The problems arise when we consider the meaning of A and B, the value of A and B, the sense of A and B, if only because, in wanting to move, we are either at A or B and it might help - help in a perfectly utilitarian sort of way - to know where stand, what we stand on and where we are going. We might actually need a sense of such things (the poetry-philosophy-religion domain) in order to survive, not at the immediate but at an important long term level. And indeed perhaps, most importantly (cf MacNeice), to find reasons why we might want to survive.

Oddly enough it is often people in genuine pressing need who best understand and desire poetry. Everything is moving away from them so fast , it might be that they need to understand what it is they have and what they lack. Poetry gives them the intensity, the proper dimensions of their predicament. They sing their way through it.

So never mind just A and B - sing the journey too. The journey perhaps most importantly.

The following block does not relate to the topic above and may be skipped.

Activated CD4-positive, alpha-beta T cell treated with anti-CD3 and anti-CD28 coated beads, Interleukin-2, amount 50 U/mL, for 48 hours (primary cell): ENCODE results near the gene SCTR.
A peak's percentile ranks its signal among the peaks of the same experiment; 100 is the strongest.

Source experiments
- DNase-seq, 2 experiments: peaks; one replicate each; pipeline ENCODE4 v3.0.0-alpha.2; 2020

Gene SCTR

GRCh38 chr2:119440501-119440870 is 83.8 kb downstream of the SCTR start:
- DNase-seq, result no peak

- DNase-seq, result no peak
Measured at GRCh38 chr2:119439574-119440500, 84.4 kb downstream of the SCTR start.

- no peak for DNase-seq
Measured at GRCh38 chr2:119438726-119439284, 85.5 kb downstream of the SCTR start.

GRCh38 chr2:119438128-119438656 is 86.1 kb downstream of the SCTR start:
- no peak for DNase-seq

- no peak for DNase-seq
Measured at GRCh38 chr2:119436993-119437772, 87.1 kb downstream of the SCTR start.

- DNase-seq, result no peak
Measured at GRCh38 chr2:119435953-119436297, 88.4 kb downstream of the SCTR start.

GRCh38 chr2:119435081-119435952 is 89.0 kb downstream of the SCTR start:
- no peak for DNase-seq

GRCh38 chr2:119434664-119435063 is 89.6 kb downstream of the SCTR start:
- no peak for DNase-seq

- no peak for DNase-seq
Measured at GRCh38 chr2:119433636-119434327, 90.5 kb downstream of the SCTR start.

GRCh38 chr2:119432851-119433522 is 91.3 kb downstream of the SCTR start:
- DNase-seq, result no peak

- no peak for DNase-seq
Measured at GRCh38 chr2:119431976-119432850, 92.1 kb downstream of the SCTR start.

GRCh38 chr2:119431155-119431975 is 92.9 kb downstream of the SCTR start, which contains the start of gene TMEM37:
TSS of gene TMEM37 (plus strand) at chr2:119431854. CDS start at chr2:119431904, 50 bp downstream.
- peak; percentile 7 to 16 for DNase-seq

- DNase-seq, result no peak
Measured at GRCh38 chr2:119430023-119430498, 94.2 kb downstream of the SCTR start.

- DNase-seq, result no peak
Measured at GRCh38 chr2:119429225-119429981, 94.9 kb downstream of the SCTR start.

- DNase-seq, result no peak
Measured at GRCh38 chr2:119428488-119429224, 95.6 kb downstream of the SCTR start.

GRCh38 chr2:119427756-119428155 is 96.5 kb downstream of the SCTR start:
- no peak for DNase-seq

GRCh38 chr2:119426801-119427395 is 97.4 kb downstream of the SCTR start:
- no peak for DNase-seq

Mark Granier said...

'Oddly enough it is often people in genuine pressing need who best understand and desire poetry...'

Yes, and others fill that space with religion/god, which, unlike poetry/art, comes in a range of one-size-fits-all.

George S said... size fits all...

I don't know that I'd be too quick to sum up the religion of those in pressing need, Mark. I think the condition is understandable, indeed natural. Religion is the framework but the varieties of religion are considerable in number, and varieties of belief in those varieties must be much greater than still. Religion can indeed be the opium of the masses; it can be a terrible instrument of oppression, - but the religious imagination has a broader and deeper base than that. There is, after all, a good deal of religious art and poetry.